Madonna wasn't the only musician to face the censors in 1990, but she turned the controversy into money faster than anyone else. Almost as soon as her video Justify My Love was banned from MTV, she slapped a $9.98 price tag on it and sold the five-minute opus to her fans. Madonna's not called the Material Girl for nothing. She also has stature as an artist. The critics liked her Blond Ambition tour, her album I'm Breathless and her work in Dick Tracy. New Kids on the Block, who made all the top bucks in 1990, are still looking for critical acclaim, and quotes from their mentor Maurice Starr haven't helped. Said Starr, "Anybody, everybody can be a star. ... The most important thing you need to make a hit band is promotion. ... The second thing you need is a pretty good song. ... Third---last and least---what you need to have is talent." Pretty cynical, especially when you look at the New Kids' stats: $74,100,000 in concert-ticket sales, $800,000,000 in retail paraphernalia, the top-grossing music video, Hangin' Tough---Live, and five albums on the Billboard charts in January. They busted their butts 154 days last year to make Starr's marketing dreams come true. It's no wonder they're looking for a little respect---from Starr, at the very least.
It Began with the echo of padlocks. Baseball's bosses, who had long conspired against the workers, faced a mob that was hungry for its pound of flesh. So the owners, like the cast of Night of the Living Dead, locked the gates and boarded up the ticket windows. The players stormed in and ate them alive. Labor beat management in the lockout wars by $280,000,000---the price of the collusion finding against the owners.
Don't touch that dial. You could burn yourself. TV is hotter this year---there's something new between Johnny's golf swing and Arsenio's buzz cut: Fly by Night, planned for Tuesdays on CBS. Sally Monroe runs a charter airline, buzzes treetops, ducks creditors, nearly loses her shirt each week, contrives to survive and fly again. She's played by Shannon Tweed. You know Shannon (blonde, above). She has starred in 13 movies and five TV series since reigning as Playmate of the Year in 1982. Now meet sister Tracy, who co-stars in a Fly by Night episode. They're tall and talented.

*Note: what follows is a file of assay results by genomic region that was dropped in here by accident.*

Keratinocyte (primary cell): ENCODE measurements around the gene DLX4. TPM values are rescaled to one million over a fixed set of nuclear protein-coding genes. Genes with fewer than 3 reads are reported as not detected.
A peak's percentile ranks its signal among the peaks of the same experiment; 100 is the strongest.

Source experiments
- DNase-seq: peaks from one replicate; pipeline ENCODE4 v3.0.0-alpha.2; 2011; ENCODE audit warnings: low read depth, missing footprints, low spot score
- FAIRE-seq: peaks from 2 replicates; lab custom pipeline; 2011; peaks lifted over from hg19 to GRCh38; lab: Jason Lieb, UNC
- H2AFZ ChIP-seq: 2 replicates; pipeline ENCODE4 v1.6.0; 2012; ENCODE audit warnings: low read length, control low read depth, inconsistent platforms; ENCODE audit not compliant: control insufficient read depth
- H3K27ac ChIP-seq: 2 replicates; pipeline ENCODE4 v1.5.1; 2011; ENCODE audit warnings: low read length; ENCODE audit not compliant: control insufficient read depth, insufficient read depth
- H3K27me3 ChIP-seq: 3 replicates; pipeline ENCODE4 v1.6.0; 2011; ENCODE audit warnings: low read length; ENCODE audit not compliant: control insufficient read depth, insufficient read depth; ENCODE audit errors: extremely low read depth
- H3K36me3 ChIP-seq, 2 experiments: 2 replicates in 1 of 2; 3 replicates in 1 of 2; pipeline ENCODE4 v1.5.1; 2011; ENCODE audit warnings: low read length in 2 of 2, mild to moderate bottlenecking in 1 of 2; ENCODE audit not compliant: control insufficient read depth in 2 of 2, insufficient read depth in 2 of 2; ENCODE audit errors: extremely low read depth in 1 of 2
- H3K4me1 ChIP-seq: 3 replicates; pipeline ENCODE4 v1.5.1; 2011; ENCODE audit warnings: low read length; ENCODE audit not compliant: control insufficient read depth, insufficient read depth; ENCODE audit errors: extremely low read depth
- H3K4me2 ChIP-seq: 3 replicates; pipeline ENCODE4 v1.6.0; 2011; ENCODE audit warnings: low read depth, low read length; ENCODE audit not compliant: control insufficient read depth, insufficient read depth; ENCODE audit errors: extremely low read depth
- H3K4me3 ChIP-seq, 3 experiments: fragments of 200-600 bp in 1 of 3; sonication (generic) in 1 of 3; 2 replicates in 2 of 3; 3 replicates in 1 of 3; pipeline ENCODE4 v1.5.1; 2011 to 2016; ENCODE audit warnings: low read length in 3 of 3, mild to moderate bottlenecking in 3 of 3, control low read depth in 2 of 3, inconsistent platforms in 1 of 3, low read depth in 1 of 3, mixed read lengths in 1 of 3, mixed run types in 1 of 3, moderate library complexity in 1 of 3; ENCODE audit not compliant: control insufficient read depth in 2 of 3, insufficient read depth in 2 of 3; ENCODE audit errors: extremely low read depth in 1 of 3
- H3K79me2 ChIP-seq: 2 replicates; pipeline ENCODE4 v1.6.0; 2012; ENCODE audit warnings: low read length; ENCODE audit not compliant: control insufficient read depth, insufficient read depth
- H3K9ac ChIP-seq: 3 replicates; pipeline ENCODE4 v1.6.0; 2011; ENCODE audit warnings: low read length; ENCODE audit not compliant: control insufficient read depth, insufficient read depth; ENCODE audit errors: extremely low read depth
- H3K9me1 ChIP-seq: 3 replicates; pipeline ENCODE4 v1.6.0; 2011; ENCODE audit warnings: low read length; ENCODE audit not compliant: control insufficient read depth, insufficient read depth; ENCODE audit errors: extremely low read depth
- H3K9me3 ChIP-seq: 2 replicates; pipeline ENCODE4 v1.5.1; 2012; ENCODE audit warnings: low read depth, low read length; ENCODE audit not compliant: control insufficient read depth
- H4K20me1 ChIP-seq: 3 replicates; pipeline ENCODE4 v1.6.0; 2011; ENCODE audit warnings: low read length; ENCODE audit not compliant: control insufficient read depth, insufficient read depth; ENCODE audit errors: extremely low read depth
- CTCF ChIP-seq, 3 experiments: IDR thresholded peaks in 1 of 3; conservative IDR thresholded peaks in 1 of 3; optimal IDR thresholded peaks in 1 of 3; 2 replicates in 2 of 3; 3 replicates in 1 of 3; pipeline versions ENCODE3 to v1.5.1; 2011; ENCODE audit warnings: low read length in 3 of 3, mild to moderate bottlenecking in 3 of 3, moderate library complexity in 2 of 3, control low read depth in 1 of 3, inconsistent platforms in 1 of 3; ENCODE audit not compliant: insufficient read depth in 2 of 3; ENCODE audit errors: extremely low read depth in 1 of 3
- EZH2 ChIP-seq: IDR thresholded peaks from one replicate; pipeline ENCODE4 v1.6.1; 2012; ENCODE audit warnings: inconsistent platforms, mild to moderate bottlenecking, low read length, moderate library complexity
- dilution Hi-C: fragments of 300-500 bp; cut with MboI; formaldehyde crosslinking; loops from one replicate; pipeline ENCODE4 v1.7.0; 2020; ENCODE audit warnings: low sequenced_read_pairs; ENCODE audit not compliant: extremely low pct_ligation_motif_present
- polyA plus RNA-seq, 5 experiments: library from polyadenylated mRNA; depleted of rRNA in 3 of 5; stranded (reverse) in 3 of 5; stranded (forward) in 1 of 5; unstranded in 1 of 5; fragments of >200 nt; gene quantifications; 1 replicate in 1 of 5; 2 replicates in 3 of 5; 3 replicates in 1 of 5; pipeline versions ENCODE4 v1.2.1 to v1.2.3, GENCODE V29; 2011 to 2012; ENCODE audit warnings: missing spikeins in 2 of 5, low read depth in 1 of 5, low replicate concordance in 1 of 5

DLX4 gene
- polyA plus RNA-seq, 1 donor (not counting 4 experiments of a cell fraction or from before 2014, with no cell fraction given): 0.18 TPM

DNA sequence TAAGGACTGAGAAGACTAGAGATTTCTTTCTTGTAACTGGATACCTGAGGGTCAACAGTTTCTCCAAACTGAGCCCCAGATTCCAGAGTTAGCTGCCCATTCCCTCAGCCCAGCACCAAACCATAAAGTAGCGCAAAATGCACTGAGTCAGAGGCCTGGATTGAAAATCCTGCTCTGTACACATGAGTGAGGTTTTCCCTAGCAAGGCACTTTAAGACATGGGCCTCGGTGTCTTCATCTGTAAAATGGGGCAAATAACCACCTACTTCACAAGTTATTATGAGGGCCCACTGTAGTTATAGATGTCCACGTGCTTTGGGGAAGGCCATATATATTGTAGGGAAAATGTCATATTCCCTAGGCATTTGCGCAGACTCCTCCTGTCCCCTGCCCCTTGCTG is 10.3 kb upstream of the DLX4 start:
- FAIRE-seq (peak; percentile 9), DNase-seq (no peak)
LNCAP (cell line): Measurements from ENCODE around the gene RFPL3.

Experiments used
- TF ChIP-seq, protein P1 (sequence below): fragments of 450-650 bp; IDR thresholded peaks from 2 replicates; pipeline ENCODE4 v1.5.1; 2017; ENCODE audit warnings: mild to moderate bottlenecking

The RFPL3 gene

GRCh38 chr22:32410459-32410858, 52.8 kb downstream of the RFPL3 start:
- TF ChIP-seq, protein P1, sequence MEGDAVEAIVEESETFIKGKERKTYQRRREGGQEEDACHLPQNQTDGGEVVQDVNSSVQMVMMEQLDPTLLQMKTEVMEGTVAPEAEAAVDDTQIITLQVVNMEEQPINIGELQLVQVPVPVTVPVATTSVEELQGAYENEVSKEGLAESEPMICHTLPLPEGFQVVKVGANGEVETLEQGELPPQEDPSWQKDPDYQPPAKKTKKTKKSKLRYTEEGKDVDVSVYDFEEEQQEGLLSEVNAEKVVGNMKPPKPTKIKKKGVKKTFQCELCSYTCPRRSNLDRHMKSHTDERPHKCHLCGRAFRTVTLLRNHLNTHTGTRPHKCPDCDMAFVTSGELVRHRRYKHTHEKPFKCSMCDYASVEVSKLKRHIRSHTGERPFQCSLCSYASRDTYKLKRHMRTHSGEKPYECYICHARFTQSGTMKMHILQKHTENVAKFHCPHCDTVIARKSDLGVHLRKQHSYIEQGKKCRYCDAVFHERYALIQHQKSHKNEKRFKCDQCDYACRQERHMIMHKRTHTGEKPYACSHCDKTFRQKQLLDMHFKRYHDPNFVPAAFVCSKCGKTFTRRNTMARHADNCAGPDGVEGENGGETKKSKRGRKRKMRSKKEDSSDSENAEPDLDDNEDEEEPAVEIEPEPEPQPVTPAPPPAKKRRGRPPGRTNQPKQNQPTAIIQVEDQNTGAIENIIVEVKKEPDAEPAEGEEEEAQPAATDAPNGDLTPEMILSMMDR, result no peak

Whitney Houston is the world's top-selling female recording artist. Her debut album, "Whitney Houston," sold a record-setting 15,000,000 copies. Together, her first two solo albums sold to more than 28,500,000 fans around the world. The title song of her third album. "I'm Your Baby Tonight." is already a number-one single and the album may challenge the sales of her first two releases. Despite her enormous commercial impact and sold-out concert tours, the 27-year-old New Jersey native, daughter of Gospel and soul great Cissy Houston, has been dogged by criticism and rumors. Some critics attack her music as being "white-washed" and "bland." "There are contradictory rumors about her sex life. Is she gay? Is she dating movie superstar Eddie Murphy or his buddy, television personality Arsenio Hall? Nelson George told us. "Ten years ago, when I interviewed the then-skinny seventeen-year-old Whitney, her chief desire was to meet Michael Jackson. Now Whitney is the star people aspire to meet. She seems determined to set the record straight about who she is, attempting to define herself as a public personality. Sitting in a big chair, her legs stretched out before her, 'Nippy'---as her family calls her---has grown and is still growing."
It's all a matter of taste. When you savor a regular beer, you are tasting the sweetness of barley malt and the flowery dryness of hops. You may not have analyzed it so much, but those are the flavors that combine to tease your palate. When you taste a nonalcoholic brew, both flavors are present in precisely the same quantities.
When it comes to status sneakers, you get what you pay for, and not just in envious looks from the locker-room gang. The hype that has accompanied Reebok's superstar shoe, The Pump, for example, isn't just a lot of hot air. Its innovative sports models provide terrific ankle support. And there's also plenty of cult support for footwear from a French company named Mephisto. According to The New York Times, wearing Mephisto's shoes and boots "is like walking on a bed of feathers." Other quality features to look for include durable fabrics such as polymer mesh and washable leathers. Think of these shoes as a kind of high-tech motivator that will keep your feet moving when your mind is screaming, Time out!